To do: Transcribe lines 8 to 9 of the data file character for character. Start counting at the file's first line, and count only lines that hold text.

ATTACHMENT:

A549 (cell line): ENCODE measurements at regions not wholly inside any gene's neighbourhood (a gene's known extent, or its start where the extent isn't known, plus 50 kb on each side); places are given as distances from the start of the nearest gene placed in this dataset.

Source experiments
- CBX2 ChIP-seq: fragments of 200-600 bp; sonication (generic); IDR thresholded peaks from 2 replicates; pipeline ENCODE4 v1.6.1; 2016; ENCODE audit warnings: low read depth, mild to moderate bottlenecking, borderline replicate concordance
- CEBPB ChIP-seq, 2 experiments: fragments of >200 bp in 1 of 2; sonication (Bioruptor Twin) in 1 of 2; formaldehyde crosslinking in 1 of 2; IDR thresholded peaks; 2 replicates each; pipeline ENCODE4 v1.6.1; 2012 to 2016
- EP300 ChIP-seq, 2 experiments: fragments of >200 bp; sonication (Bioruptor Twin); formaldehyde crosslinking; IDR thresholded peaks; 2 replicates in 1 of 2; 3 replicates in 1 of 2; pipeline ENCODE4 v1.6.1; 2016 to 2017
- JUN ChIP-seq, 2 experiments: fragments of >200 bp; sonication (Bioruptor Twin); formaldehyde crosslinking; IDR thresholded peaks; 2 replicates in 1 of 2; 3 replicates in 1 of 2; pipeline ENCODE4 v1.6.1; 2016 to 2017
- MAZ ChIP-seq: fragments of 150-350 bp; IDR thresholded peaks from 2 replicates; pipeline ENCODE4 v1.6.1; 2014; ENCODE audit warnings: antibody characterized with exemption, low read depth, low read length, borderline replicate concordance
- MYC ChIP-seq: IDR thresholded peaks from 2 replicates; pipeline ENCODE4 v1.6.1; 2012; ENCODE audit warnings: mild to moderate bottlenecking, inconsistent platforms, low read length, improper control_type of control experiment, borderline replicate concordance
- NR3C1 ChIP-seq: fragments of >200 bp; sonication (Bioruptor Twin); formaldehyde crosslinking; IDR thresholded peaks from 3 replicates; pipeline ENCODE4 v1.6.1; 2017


- MYC ChIP-seq: IDR thresholded peaks from 2 replicates; pipeline ENCODE4 v1.6.1; 2012; ENCODE audit warnings: mild to moderate bottlenecking, inconsistent platforms, low read length, improper control_type of control experiment, borderline replicate concordance
- NR3C1 ChIP-seq: fragments of >200 bp; sonication (Bioruptor Twin); formaldehyde crosslinking; IDR thresholded peaks from 3 replicates; pipeline ENCODE4 v1.6.1; 2017